There are many different subgenres of J-horror that help make up a film franchise that has infinite layers, something for everyone, and many different forms of horror. Many of these films and their series are considered masterpieces, something that shouldn’t be skipped when delving into the genre.
But are they really worth it? Is public opinion overhyping some of these franchises? Have they turned people away from hidden gems in the genre?
Today, I’m going to delve into the Kuchisake-onna two-part film franchise to determine whether it’s worth your watch or if its something you should throw onto the ”Not Interested” pile.
Film Series Information
Films: Kuchisake-onna and Kuchisake-onna 2
Full series run time: 3 hours and 8 minutes
Subgenre: Urban legend horror film; slasher
Director(s): Kouji Shiraishi and Terauchi Kotaro
Other Notable Films by Director(s): Noroi: The Curse; Impossibility Defense; Kanazawa Shutter Girl
BACKGROUND – Urban Legend
Kuchisake-onna (口裂け女), otherwise known as the Slit-Mouthed Woman, is a common urban legend found through numerous areas of Japan, with sightings of her sprouting across Asia; some people have even claimed to see her within the Western countries of the world. Folklorist Matthew Meyer claims that the legend spans from the Edo period in Japan, the 17th to the 19th Centuries, after studying the legend and its history.
Kuchisake-onna is an onyrou, otherwise known as a malevolent spirit, in Japanese folklore. She covers her face with a surgical mask (most commonly – in some variants of the legend, she uses scarves, long coats or covers her face with her hair) and carries a large, sharp object (most commonly – an oversized pair of scissors).
According to the most popular legend, she will approach someone on the street, her lower face covered, and will ask her victim, “am I pretty?”. Depending on how the person answers, numerous things happen.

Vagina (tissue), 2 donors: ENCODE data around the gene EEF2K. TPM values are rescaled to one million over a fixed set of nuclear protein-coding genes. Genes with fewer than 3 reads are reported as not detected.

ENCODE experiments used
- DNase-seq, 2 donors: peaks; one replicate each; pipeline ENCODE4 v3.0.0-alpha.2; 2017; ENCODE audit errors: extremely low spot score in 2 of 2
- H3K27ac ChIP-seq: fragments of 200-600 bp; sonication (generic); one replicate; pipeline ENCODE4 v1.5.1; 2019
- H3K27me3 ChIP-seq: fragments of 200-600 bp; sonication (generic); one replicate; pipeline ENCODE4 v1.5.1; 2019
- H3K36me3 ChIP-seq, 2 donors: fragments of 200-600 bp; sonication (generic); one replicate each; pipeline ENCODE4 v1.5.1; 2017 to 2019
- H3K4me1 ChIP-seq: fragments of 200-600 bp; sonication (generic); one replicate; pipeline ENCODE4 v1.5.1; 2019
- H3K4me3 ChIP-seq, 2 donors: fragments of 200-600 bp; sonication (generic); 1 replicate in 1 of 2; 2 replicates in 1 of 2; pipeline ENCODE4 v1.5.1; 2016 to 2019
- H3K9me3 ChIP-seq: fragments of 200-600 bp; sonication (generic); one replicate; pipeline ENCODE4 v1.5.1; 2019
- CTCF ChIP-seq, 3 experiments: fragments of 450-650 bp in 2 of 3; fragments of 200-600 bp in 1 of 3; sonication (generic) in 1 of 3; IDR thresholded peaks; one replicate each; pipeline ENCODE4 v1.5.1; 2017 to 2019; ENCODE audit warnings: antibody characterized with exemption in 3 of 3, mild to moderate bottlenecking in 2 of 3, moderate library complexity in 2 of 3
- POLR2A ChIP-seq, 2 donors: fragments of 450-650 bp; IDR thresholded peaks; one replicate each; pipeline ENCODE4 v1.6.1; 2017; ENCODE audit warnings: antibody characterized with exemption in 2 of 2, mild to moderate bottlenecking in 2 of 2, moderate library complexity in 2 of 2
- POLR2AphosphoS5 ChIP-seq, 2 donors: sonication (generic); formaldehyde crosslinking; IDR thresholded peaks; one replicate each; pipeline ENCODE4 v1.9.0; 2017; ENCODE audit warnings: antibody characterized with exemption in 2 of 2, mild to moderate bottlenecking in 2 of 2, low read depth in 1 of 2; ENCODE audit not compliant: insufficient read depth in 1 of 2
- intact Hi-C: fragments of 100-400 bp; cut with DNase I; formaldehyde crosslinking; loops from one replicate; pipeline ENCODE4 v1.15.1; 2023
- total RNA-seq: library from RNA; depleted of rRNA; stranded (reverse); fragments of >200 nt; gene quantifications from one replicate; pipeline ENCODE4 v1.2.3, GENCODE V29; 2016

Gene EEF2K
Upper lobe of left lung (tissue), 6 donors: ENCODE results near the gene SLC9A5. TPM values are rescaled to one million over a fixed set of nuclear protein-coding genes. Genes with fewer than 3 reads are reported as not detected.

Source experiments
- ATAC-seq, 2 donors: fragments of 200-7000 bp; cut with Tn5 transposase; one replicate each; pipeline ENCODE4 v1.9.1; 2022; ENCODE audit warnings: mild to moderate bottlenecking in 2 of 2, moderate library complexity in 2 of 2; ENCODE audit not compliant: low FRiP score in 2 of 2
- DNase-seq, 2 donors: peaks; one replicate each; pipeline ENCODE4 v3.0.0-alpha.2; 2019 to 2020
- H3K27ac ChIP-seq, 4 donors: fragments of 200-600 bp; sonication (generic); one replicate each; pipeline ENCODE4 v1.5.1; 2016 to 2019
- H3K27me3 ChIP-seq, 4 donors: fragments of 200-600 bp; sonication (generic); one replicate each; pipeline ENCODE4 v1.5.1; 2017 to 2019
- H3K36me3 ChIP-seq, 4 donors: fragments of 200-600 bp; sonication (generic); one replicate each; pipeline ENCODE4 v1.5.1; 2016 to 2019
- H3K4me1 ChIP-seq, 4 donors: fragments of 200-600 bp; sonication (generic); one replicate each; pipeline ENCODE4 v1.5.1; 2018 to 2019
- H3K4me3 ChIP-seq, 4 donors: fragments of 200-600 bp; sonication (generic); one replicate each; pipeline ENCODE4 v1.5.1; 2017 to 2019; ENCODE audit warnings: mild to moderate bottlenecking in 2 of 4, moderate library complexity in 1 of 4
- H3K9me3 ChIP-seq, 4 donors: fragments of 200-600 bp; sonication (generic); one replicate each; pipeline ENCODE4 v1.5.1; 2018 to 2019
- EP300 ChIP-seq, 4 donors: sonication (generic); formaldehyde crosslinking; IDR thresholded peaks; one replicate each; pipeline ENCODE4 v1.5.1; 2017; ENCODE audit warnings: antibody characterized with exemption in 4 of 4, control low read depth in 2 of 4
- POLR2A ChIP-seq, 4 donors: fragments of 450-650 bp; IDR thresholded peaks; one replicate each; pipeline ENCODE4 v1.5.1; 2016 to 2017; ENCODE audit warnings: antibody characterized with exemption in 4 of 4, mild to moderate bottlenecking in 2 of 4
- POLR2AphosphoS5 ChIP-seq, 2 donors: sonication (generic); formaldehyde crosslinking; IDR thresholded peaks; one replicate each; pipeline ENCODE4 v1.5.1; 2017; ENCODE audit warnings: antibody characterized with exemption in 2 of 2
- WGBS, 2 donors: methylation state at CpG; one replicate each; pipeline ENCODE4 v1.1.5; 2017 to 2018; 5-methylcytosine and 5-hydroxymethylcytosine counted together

If they respond ‘no’ straight away, Kuchisake-onna will kill them immediately with her weapon. If they answer ‘yes’, she will remove her face mask to reveal that the corners of her mouth are slit open from ear to ear – much like a Glasgow grin – and she will ask them again. If at this point, the person responds ‘no’, she will kill them; if they respond ‘yes’, she will cut the victim’s mouth to look like her own disfigurement. The only way to potentially survive Kuchisake-onna upon meeting her is to say she looks average, or so-so; in some legend variants, you can distract her with money and/or hard candles.
It is believed that Kuchisake-onna ended up this way due to a crime of hatred and passion – as is the case with most onryou in Japan (for instance, Kayako and Sadako from the Ju-on and Ringu series respectively).
Her samurai husband returned from a trip to find Kuchisake was friendly with her son’s tutor. Angered that she was potentially cheating on him being so close to another man, her husband used his katana to slit her mouth open, asking her who will find her pretty now. After succumbing to her injuries, Kuchisake-onna returned from the dead, angered and desperate for revenge against her husband, walking the streets to inflict the same harm that was done unto her.
Running Time: 1 hour, 30 minutes